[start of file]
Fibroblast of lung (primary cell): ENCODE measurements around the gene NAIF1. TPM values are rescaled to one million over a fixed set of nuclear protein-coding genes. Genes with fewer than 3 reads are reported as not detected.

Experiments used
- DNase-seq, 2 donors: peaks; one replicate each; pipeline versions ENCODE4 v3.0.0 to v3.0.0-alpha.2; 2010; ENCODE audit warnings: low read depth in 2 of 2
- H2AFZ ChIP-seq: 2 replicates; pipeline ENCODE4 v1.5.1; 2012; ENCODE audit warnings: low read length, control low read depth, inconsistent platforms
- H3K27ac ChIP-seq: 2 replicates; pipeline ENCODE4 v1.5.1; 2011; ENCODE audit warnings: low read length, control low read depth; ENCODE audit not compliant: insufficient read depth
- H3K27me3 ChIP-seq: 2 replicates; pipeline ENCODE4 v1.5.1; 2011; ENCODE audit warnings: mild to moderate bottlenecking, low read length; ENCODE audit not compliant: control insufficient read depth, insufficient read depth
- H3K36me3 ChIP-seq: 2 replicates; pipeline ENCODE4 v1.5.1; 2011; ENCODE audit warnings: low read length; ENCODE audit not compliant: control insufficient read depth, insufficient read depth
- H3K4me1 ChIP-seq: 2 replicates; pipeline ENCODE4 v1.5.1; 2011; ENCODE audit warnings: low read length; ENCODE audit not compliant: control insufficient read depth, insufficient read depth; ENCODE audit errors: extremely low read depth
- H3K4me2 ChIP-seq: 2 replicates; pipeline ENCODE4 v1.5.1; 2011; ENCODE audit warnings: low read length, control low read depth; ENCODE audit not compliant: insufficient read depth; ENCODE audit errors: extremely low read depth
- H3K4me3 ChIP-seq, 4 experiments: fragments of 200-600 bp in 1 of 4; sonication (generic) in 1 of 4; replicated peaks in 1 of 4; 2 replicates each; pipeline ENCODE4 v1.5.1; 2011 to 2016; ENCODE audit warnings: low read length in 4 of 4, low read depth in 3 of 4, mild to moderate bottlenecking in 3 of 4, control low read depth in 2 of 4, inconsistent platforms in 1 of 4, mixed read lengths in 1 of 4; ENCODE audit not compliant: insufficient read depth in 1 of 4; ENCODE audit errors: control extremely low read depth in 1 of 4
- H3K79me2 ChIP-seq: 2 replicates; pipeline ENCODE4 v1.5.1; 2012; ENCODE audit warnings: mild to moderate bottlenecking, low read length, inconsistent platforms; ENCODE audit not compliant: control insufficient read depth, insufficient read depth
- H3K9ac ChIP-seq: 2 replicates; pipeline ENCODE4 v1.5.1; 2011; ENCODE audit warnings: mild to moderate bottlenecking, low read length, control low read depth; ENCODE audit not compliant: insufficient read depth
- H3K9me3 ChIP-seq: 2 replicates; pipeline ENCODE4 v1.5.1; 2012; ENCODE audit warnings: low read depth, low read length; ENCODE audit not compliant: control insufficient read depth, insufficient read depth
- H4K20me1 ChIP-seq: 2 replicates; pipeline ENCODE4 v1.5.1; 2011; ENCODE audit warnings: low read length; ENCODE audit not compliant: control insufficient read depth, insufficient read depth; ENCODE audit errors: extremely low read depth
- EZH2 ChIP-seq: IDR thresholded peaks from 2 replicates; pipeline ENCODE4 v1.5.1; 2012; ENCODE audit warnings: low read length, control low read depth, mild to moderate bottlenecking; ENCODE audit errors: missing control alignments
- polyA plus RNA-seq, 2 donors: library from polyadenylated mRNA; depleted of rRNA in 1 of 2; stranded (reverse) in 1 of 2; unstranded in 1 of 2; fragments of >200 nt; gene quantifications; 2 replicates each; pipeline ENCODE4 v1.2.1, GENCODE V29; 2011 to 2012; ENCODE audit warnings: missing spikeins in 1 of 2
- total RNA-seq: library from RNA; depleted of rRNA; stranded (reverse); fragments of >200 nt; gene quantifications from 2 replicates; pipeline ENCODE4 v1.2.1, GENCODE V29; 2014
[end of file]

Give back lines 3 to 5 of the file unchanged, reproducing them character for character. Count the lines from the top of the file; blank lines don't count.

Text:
- DNase-seq, 2 donors: peaks; one replicate each; pipeline versions ENCODE4 v3.0.0 to v3.0.0-alpha.2; 2010; ENCODE audit warnings: low read depth in 2 of 2
- H2AFZ ChIP-seq: 2 replicates; pipeline ENCODE4 v1.5.1; 2012; ENCODE audit warnings: low read length, control low read depth, inconsistent platforms
- H3K27ac ChIP-seq: 2 replicates; pipeline ENCODE4 v1.5.1; 2011; ENCODE audit warnings: low read length, control low read depth; ENCODE audit not compliant: insufficient read depth